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Thread: infj's in law?

  1. #1
    Senior Member velocity's Avatar
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    Default infj's in law?

    good portents and maledictions welcome. what area of specialization do you recommend? share your experiences or thoughts.

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    Are you talking about relatives through marriage or going to lawschool?

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    Senior Member velocity's Avatar
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    Quote Originally Posted by fireandwater View Post
    Are you talking about relatives through marriage or going to lawschool?
    the latter.

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    Senior Member velocity's Avatar
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    or, practicing law.

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    Well, I'm an enfp, but I did go to lawschool. I personally didn't like it and ended up not practicing law. The key to it is almost everybody there is a T and T is the skill you'll be honing and using in law. So... how good is your T and how much do you like using it? If you're pretty balanced F/T you might like it. I recommend, even so, that you seriously consider who or what you'd be willing to argue FOR. You might want to look into something like environmental law, if that's a cause you believe in. This could make it all worthwhile for an INFJ. Usually the jobs listed for INFJ are things like counselors, ministers, writers, etc...

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    I am an INFJ who has toyed with the idea of suing someone and even asked for legal advice and read up on my rights as defined by the Constitution of my country. I remember getting frustrated at the loopholes, and the many interpretations that can be given to this and that paragraph, especially the way my intended 'victim' might be able to weasel out and escape some just retribution, etc. It gave me greater appreciation for the level-headed and emotional distancing of the INTJ who helped me and who simply basks in all the complexities of Law. So yea, I would agree with another poster that you would need a well balanced T.

    I remember asking him a question about how I felt this and that particular law was outdated or not adequate or moving too slowly for our times and his reply was, well, maybe you should go into jurisprudence.... If the theory that Jesus Christ was INFJ holds any truth at all, the Gospel accounts will tell you that he got into verbal arguments with the Pharisees on points of Law. The latter were nitpicking about this and that point of law, and he goes back to the beginning - the point at which the Law or a particular law was written and for WHAT purpose? To make life difficult for people or to empower and liberate? Perhaps the legal profession needs more people who will think like that. Well, I find the thought of some INFJ being some fearless and honest judge very appealing.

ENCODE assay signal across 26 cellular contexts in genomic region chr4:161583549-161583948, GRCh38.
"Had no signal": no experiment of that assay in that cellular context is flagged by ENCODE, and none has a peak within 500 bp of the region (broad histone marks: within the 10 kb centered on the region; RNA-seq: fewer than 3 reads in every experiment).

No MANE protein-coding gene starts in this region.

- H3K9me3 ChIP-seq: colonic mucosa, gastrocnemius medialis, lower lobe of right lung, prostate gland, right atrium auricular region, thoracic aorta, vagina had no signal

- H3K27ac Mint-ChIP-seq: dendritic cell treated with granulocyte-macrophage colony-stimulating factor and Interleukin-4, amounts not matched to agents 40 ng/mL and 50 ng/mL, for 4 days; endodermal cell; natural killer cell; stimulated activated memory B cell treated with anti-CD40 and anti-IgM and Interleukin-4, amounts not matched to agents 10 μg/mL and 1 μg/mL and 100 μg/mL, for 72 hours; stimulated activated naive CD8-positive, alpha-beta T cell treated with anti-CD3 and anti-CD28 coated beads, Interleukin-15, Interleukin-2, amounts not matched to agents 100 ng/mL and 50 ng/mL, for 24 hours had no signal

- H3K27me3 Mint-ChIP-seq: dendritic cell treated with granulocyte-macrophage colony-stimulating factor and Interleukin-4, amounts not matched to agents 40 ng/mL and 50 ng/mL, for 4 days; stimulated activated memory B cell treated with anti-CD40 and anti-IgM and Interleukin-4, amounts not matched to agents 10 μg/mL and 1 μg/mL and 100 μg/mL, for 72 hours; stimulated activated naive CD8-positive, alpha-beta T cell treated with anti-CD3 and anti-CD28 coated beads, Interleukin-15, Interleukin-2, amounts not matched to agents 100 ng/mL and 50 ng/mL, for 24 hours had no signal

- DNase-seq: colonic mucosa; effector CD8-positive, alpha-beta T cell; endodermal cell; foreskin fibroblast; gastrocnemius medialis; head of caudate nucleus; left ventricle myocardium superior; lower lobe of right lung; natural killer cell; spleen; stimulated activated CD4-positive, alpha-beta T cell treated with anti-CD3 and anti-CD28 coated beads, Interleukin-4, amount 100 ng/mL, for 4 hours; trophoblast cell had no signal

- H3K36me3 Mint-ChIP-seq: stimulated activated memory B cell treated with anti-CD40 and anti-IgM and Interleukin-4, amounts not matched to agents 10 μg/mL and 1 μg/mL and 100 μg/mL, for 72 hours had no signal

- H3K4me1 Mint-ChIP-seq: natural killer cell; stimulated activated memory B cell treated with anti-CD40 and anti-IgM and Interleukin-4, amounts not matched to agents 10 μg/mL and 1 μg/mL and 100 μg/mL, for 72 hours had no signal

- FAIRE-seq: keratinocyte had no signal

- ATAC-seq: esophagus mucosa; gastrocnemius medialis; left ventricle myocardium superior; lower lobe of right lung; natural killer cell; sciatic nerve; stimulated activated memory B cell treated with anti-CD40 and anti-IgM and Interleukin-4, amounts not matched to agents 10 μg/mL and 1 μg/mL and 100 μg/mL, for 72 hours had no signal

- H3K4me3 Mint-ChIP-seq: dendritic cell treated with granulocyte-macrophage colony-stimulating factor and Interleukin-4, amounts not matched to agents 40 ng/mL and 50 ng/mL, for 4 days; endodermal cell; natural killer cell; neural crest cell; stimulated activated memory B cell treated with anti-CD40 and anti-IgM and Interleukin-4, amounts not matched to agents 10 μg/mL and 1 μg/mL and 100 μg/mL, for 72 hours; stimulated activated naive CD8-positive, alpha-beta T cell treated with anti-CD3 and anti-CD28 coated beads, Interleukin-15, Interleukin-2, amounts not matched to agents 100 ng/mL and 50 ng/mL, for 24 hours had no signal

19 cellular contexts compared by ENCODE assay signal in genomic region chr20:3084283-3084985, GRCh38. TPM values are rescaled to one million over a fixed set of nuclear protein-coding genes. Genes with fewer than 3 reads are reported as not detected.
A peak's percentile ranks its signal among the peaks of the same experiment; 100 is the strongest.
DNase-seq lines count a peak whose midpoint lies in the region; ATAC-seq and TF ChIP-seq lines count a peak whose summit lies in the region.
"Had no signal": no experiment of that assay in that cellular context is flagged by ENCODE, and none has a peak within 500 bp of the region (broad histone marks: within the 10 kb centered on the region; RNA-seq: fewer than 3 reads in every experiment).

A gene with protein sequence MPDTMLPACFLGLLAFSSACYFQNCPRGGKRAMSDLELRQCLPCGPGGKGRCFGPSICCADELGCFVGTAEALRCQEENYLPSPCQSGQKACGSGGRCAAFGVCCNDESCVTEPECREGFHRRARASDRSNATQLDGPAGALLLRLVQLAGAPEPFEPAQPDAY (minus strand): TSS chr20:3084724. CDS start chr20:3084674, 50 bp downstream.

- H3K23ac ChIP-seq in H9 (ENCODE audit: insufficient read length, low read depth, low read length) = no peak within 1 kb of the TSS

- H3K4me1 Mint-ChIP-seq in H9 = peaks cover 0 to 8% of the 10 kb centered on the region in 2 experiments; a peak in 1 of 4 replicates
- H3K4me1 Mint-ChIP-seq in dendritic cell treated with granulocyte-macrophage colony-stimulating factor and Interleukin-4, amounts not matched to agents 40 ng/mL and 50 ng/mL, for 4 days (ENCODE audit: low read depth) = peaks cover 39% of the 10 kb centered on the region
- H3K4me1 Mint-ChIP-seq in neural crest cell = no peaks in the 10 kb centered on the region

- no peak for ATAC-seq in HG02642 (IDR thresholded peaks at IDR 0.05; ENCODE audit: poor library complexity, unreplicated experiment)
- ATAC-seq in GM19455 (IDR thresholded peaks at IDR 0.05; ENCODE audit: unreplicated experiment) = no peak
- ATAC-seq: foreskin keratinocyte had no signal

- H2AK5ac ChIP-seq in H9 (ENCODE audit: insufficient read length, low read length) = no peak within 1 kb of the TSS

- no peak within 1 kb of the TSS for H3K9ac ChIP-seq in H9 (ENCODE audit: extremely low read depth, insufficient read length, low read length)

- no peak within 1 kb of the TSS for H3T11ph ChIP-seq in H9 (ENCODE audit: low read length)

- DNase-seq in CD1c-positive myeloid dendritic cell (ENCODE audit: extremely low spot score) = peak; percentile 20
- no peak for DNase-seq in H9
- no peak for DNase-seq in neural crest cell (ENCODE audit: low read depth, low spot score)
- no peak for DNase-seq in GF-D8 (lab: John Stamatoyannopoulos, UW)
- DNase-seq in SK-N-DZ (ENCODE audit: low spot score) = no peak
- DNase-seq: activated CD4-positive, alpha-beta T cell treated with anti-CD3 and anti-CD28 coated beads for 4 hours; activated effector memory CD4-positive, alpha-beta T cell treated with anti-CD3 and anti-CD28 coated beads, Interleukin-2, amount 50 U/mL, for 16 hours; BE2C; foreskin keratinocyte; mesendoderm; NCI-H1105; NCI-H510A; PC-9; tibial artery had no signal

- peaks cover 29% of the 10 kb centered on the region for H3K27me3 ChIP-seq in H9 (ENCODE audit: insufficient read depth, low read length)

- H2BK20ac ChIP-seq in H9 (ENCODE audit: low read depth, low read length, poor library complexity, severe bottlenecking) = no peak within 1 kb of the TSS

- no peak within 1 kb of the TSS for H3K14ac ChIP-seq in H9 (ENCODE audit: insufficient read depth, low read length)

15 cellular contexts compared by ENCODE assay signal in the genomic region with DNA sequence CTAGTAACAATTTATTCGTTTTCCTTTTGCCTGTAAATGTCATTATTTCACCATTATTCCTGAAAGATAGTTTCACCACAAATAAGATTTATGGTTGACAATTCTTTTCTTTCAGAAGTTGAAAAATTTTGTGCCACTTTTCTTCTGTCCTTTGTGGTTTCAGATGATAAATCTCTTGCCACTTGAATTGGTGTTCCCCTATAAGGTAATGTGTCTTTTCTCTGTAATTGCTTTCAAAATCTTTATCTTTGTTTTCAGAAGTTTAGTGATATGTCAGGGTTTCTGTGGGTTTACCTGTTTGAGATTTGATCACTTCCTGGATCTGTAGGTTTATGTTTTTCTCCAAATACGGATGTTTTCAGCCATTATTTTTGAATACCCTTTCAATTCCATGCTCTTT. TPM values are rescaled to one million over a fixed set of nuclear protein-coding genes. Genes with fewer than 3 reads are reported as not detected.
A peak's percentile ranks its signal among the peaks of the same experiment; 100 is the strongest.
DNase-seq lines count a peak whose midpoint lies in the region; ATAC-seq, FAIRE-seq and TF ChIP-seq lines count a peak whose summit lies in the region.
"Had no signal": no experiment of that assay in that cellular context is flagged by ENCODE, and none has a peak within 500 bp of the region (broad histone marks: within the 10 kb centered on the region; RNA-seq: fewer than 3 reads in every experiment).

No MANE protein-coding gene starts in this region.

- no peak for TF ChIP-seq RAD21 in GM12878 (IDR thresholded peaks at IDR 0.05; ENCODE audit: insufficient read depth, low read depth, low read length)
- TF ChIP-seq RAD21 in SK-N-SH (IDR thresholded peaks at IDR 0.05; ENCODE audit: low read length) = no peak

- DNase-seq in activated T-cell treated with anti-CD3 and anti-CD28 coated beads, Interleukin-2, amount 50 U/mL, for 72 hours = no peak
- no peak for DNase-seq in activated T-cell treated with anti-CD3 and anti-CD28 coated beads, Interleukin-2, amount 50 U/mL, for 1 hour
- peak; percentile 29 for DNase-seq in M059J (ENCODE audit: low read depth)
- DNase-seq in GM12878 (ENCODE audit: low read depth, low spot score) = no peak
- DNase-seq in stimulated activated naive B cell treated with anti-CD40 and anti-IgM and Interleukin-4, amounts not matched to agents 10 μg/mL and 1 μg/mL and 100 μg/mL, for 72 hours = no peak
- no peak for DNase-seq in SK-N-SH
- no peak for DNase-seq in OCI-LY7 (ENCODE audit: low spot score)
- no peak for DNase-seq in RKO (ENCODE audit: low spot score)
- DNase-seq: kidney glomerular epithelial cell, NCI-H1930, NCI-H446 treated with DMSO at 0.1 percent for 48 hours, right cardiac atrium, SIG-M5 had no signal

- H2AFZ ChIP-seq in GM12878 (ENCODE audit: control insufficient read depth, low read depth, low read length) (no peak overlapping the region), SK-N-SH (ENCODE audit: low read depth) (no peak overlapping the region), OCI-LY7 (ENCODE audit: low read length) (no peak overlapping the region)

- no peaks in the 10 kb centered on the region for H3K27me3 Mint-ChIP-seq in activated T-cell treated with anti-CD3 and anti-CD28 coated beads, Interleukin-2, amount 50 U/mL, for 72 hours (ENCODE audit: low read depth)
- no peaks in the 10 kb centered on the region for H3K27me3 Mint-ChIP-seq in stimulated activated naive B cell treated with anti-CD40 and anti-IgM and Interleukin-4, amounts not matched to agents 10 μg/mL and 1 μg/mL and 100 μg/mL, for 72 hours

Just my two cents.

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    Lay the coin on my tongue SilkRoad's Avatar
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    I was never interested in studying the law, but then I did have a peek into the area when I worked as a transcription assistant for a few months. I got to go into court a few times but mainly worked on cleaning up and checking references etc on audio transcripts. I was actually quite fascinated and would have carried on with the job when they offered to extend my contract, except I had a chance to go back and work in publishing which is really where my heart is. I could see myself doing something like transcription work again in the future, though.

    One thing I got to recognize pretty quickly was that different judges had different styles and there were a couple who, while highly intelligent and legally rigorous, blew me away with their compassion. These were High Court judges (and this is in England, so they had extremely posh accents and a somewhat nineteenth-century delivery) but there was one guy who would occasionally get choked up over things like sad custody cases. That amazed me.

    I doubt I could be a lawyer, but it does seem to me that there's room for the human element in legal practice. Immaculate Cloud has a point about maybe the legal profession needing more INFJs...
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    Law is a tough one. I wouldn't recommend it, even for an NT.

    I had an INTP middle school teacher who had gone to a top law school, and worked for a top firm. He quit that job to teach middle school.


    The thing about law is that it is all about the details. It's not exactly hard for a bright person, and it's not particularly intellectually stimulating. And when I say details, I really mean the tedious, line-by-line, semi-colon-by-semi-colon, nitty gritty details.


    Sensors and particulary STJ's are best suited for that.

    Now depending on the professor, certain subjects can be intellectually stimulating and give you room to stretch your Ne such as torts. But that really depends on your torts professor. The other subjects are generally about the tedious details though.
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